Senescent Cell Removal Therapy to Reverse AgingInquiry
Senescent cells may secrete harmful substances that poison the surrounding tissues, so developing therapies to kill senescent cells is a promising means of fighting aging. CD BioSciences is committed to providing aging reversal research services to assist researchers in developing senescent cell removal therapies that attempt to stop, slow or even reverse aging.
Targeting Senescent Cells
Senescent cells in the skin cause sagging, senescent cells in some organ tissues impair the metabolic function of the body, and so on. Thus, aging cell is one of the causes of progressive aging and age-related diseases in our body. Although senescent cells are not always harmful to us, as they inhibit cancerous cell proliferation, they are also responsible for various diseases.
Since killing senescent cells is very difficult due to their high heterogeneity in both their molecular biology and physiological functions, efforts have been made to develop drugs that selectively kill senescent cells without harming normal cells. Many markers are available to identify senescent cells, such as mitochondrial, lysosomal status and nuclear changes, etc., driven by transcriptomic, proteomic and bioinformatics approaches that may help us better understand the senescent cell landscape and provide new insights into therapeutic targets.
Fig 1. Senescent cell characteristics that can be targeted by aging therapies (Gasek, N S, et al., 2021)
Our Development Strategies for Senescent Cell Removal Therapy
We provide targeted drug development strategies to selectively remove harmful senescent cells in a beneficial environment.
- Immune-mediated clearance strategy
Potential immunotherapeutic strategies include activating senescent cell surface ligands so that they can be recognized by immune cells for targeted elimination. Some of the current potential targets include CD26/Dipeptidyl Peptidase 4 (DPP4), NKG2D surface ligands, etc. We can identify antigens that can stimulate immune responses by exposing senescent cells to immune cells.
- Autophagy-mediated clearance strategy
Design the drug by using the biochemical properties of senescent cells to selectively disrupt function and trigger the intrinsic apoptotic mechanisms of cells, such as metformin, mTORC1 inhibitors, etc., to induce autophagy.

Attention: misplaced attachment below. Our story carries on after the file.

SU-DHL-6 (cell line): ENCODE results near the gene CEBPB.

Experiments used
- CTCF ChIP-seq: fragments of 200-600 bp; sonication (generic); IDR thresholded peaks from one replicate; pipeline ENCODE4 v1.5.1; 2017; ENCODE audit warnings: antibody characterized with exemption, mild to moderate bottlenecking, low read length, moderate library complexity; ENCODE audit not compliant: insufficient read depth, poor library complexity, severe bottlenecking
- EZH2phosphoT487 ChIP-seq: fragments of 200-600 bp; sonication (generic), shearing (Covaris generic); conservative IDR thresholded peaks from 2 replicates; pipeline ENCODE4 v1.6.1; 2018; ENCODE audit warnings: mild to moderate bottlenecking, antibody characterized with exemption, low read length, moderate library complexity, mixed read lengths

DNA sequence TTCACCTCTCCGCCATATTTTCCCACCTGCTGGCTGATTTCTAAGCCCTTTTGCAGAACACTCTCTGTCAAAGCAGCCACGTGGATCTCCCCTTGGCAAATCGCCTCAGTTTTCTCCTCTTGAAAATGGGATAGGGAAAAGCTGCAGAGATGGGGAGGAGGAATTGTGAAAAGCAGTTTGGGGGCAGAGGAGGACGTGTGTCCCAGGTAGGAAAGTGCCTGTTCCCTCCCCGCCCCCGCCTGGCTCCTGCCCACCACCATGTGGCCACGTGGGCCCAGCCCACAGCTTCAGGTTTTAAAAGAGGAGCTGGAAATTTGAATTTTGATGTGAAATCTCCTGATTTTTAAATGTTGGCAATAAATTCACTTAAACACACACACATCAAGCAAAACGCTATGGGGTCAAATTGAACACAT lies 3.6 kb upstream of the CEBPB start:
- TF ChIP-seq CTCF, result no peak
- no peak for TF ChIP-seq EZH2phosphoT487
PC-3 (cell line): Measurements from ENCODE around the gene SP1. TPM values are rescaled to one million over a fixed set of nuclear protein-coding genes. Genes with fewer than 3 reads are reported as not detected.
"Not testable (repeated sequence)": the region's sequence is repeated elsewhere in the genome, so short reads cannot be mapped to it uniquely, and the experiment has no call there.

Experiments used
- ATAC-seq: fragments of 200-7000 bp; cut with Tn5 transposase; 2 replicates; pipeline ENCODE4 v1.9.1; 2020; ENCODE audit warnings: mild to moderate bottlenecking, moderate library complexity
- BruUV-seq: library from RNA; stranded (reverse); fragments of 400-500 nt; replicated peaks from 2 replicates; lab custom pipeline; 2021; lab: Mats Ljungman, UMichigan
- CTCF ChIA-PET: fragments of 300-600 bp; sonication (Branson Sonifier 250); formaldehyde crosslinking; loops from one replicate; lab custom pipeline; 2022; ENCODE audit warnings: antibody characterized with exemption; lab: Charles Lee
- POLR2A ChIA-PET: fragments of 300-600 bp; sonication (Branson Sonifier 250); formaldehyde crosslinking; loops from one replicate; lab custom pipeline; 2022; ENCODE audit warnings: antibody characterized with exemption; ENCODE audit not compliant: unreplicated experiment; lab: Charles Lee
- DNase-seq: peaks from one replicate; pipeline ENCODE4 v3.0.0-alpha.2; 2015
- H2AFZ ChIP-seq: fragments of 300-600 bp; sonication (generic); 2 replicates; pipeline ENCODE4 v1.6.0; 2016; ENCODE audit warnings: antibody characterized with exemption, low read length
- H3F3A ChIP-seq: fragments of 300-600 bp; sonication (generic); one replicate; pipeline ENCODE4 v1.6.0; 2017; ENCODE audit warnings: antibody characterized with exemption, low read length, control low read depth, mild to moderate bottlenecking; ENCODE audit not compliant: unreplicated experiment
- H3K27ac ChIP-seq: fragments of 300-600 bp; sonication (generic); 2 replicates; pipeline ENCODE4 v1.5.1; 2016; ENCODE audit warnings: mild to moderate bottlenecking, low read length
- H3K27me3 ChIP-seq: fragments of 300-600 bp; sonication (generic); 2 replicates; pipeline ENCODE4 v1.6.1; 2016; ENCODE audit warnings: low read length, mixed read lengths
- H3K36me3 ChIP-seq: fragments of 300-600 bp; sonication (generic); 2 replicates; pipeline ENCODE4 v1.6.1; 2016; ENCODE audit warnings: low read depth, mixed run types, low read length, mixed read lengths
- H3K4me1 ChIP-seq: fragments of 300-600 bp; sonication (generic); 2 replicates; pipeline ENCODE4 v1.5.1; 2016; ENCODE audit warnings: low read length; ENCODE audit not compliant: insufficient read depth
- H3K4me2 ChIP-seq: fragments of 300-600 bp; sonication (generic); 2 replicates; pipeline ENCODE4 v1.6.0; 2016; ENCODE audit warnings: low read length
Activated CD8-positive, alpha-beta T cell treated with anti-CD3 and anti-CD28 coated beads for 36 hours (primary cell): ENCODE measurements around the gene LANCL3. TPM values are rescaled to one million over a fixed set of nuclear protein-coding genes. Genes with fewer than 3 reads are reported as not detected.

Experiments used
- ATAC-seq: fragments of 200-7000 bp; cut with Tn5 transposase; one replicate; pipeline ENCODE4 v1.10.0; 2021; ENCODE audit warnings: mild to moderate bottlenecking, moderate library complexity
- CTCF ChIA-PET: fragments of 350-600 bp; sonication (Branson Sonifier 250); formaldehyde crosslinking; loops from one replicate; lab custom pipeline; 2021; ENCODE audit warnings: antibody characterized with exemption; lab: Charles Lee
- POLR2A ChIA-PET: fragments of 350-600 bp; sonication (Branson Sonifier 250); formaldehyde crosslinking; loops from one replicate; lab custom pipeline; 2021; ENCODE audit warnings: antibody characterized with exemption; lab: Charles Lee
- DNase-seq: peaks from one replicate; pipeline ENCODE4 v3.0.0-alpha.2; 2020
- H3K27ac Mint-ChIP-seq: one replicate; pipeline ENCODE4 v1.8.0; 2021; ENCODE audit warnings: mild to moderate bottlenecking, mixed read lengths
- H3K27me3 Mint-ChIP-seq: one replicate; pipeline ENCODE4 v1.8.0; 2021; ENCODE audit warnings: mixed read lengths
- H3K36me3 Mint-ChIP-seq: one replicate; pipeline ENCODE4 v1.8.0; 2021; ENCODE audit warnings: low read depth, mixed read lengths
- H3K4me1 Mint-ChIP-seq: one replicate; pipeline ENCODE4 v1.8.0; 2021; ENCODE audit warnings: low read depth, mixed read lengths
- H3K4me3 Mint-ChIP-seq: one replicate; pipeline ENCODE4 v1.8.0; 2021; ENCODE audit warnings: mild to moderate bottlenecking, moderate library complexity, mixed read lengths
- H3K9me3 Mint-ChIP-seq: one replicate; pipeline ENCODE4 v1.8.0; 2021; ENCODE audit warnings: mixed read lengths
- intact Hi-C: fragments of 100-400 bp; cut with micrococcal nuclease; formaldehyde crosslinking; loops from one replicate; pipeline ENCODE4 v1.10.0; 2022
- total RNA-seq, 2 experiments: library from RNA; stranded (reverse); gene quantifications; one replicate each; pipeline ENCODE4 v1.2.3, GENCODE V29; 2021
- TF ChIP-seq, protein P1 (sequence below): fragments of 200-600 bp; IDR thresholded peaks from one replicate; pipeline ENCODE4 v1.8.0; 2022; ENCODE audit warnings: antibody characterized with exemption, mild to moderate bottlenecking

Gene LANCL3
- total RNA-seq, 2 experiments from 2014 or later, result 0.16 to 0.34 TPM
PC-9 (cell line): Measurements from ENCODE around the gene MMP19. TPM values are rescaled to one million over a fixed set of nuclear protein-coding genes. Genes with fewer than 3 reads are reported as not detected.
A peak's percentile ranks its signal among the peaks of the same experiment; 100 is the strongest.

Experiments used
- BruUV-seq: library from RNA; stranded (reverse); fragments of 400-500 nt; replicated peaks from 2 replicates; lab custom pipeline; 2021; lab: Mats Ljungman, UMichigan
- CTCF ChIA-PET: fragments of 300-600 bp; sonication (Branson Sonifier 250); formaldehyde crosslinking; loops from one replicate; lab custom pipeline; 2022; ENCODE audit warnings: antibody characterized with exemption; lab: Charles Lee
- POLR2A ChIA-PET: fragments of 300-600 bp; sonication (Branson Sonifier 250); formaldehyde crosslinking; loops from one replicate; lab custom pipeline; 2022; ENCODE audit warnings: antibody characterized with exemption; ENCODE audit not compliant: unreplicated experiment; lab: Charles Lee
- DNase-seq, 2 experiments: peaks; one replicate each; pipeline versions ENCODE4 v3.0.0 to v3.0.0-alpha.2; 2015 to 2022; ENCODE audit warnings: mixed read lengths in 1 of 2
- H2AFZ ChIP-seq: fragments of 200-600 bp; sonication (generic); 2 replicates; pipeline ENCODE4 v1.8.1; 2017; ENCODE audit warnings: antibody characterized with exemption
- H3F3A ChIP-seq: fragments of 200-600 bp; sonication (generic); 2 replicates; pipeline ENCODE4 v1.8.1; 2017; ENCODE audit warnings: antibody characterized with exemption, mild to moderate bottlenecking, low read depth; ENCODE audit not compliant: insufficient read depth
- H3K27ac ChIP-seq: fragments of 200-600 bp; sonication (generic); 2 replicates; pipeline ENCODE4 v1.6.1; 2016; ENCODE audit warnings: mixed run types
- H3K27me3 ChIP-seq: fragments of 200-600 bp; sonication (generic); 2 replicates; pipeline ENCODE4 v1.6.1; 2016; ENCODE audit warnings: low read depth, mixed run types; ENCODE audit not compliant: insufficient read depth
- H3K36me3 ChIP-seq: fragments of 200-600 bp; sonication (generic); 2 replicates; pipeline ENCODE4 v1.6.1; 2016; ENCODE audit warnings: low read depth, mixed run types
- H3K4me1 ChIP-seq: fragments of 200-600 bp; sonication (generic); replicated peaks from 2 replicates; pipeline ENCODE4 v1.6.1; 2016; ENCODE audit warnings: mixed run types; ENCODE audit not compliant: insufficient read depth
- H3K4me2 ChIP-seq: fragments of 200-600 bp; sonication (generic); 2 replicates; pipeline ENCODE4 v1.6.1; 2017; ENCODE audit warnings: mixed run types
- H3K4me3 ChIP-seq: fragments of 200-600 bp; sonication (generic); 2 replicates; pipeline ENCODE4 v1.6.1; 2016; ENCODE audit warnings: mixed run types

- Disruption strategy of senescent cell secretome
The function of senescent cells to produce beneficial and deleterious effects is inhibited by disrupting the secretome of senescent cells, such as inhibiting cellular secretion, neutralizing secretory factors, and targeting the specific receptors of secretory factors, among other strategies.
What We Can Do
- More experiments with animal models of aging, more studies and validation of reversal of aging in more species.
- Develop drugs that eliminate senescent cells to slow down aging and its chronic diseases.
- Provide technical guidance and extensive evaluation for researchers wishing to target a wide range of issues such as aging.
We have been exploring emerging therapies to reverse aging and working with researchers and biopharmaceutical companies to meet their research or industry testing needs. We select strategies with developmental potential to provide solutions for the removal of senescent cells and provide our clients with specialized information and relevant technology to share for access and testing.
Please with CD BioSciences in exploring compounds that reverse aging, allowing us to help more pharmaceutical companies to complete preliminary studies through larger scale trials and technical support to find results in removing senescent cells. Contact us today to start your project!
- Gasek N S, et al. Strategies for targeting senescent cells in human disease. Nat Aging 1, 2021, 870–879.
- Qiu Z, et al. Targeting senescent cell clearance: An approach to delay aging and age-associated disorders. Translational Medicine of Aging, 2021.
Our services are for research use only and not for any clinical use.
We are a comprehensive technology platform company integrating aging DNA methylation, telomere, transcriptome, proteome, and metabolome research.